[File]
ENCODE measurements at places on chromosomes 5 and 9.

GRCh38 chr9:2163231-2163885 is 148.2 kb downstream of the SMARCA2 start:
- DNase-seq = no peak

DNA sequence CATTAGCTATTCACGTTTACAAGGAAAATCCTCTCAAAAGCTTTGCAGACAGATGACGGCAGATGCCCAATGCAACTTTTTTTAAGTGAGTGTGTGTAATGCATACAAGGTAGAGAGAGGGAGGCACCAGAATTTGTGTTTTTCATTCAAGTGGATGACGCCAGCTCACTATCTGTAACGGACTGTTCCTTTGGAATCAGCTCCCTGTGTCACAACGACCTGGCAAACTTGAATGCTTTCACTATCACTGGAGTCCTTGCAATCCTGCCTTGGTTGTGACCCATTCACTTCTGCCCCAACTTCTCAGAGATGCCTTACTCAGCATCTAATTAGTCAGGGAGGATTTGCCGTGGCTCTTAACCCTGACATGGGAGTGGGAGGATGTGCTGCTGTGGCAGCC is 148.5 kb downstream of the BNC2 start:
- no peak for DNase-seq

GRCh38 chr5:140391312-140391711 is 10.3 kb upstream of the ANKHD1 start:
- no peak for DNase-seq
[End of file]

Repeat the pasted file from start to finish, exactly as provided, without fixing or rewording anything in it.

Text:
ENCODE measurements at places on chromosomes 5 and 9.

GRCh38 chr9:2163231-2163885 is 148.2 kb downstream of the SMARCA2 start:
- DNase-seq = no peak

DNA sequence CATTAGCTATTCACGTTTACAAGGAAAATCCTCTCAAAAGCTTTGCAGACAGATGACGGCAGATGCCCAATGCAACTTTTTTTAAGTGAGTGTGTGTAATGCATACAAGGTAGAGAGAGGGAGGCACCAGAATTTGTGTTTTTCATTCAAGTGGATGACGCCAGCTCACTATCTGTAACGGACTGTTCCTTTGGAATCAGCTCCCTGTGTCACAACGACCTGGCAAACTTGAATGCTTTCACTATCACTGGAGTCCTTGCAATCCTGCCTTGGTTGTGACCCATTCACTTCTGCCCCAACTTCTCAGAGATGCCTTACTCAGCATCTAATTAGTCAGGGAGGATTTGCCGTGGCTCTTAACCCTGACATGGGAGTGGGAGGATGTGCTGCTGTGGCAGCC is 148.5 kb downstream of the BNC2 start:
- no peak for DNase-seq

GRCh38 chr5:140391312-140391711 is 10.3 kb upstream of the ANKHD1 start:
- no peak for DNase-seq